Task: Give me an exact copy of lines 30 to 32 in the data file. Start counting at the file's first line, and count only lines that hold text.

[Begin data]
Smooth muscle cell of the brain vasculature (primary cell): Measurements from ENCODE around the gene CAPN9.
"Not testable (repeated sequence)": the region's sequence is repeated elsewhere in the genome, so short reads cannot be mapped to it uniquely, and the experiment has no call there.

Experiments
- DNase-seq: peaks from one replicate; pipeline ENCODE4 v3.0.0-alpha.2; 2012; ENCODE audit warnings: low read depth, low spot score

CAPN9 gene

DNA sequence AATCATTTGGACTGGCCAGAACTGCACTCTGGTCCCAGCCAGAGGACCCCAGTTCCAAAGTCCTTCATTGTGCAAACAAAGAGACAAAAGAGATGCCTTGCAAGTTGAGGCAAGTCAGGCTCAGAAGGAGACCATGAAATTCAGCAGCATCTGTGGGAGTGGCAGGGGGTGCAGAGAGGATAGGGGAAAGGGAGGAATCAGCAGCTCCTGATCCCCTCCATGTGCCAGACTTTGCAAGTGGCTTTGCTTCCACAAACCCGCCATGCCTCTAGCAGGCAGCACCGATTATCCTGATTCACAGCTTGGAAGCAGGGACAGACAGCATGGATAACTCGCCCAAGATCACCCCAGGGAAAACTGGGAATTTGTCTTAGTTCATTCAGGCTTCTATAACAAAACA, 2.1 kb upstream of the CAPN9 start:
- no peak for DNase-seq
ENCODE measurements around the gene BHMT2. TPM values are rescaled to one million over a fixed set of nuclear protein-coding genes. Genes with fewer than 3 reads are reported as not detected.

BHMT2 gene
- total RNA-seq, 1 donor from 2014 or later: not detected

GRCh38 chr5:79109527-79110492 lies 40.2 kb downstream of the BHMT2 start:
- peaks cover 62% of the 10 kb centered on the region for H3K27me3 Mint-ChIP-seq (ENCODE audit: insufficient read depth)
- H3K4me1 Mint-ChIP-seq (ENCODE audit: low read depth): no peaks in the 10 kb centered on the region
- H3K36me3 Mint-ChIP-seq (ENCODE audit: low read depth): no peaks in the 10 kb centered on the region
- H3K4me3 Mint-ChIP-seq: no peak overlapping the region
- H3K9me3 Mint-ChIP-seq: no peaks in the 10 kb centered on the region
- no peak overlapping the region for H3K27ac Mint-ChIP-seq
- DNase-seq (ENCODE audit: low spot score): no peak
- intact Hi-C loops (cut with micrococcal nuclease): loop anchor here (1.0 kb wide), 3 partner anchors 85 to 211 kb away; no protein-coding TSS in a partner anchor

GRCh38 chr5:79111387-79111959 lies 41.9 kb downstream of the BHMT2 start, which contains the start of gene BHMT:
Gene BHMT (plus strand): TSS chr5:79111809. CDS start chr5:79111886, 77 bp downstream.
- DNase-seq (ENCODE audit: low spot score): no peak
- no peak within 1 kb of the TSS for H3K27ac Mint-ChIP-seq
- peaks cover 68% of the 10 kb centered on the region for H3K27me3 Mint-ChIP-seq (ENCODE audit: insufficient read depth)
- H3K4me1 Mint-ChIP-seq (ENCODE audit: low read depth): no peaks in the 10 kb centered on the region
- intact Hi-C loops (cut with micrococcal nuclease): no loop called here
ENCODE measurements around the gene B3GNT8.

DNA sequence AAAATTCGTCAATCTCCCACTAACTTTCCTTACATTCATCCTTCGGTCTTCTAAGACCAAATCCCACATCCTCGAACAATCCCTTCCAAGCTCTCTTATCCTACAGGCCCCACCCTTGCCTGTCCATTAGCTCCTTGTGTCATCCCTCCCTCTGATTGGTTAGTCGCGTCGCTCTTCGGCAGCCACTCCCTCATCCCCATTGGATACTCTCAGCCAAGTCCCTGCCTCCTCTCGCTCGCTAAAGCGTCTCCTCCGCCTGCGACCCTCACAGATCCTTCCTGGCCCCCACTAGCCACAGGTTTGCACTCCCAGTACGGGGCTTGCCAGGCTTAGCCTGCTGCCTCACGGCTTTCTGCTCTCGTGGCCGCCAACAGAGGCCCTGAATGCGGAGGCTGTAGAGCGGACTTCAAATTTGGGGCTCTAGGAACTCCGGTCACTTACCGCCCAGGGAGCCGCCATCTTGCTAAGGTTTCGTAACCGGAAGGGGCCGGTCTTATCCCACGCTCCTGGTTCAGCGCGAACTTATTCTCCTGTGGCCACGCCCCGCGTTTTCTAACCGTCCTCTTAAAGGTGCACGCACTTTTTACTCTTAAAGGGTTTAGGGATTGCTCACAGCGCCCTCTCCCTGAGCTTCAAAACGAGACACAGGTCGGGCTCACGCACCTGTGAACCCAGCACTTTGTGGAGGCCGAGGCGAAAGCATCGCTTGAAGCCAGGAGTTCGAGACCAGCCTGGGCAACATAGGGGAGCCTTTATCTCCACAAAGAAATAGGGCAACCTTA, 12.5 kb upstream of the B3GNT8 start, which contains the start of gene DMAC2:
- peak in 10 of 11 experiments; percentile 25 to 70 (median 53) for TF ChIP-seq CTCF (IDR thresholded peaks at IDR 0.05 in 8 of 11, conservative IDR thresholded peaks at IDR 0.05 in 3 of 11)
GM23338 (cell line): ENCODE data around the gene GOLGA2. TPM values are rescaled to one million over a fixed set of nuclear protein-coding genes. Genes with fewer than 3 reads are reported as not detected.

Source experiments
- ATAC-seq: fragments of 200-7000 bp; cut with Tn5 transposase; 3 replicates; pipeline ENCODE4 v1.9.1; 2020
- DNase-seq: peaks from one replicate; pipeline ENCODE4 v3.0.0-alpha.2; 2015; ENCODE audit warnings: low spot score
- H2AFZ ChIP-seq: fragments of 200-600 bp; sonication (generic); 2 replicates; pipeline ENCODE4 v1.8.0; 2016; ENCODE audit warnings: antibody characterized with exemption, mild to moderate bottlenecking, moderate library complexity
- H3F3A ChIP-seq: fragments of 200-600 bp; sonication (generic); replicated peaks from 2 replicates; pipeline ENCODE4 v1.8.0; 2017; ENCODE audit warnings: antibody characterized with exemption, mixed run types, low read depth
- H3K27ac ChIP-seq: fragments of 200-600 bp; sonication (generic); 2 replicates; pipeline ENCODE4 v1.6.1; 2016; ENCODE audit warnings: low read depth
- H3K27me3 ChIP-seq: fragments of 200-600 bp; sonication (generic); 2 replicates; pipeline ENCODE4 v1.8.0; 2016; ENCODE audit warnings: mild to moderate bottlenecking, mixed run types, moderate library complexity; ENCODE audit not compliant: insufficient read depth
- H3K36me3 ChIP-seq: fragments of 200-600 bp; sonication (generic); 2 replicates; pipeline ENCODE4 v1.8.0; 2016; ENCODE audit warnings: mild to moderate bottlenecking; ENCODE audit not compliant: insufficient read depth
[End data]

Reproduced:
GM23338 (cell line): ENCODE data around the gene GOLGA2. TPM values are rescaled to one million over a fixed set of nuclear protein-coding genes. Genes with fewer than 3 reads are reported as not detected.

Source experiments
- ATAC-seq: fragments of 200-7000 bp; cut with Tn5 transposase; 3 replicates; pipeline ENCODE4 v1.9.1; 2020